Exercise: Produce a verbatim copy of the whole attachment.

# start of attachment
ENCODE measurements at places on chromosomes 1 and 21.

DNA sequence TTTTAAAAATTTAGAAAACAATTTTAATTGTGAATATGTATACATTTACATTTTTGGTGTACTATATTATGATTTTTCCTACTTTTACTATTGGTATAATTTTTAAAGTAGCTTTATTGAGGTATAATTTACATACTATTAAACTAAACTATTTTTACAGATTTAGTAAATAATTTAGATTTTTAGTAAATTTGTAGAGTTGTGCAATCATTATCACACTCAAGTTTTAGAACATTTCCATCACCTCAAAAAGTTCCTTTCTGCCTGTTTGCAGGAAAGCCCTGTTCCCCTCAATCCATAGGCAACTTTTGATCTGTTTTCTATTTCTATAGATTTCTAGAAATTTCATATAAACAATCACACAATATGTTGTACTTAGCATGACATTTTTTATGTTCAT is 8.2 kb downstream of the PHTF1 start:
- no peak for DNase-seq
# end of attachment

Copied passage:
ENCODE measurements at places on chromosomes 1 and 21.

DNA sequence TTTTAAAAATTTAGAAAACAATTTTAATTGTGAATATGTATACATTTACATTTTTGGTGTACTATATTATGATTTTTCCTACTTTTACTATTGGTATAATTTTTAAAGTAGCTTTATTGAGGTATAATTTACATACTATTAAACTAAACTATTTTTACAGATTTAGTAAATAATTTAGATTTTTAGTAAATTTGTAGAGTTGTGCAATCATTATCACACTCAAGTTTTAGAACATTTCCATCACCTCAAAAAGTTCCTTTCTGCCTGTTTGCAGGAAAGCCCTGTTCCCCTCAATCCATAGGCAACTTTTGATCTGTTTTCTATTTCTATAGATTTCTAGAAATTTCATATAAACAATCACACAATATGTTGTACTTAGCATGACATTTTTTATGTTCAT is 8.2 kb downstream of the PHTF1 start:
- no peak for DNase-seq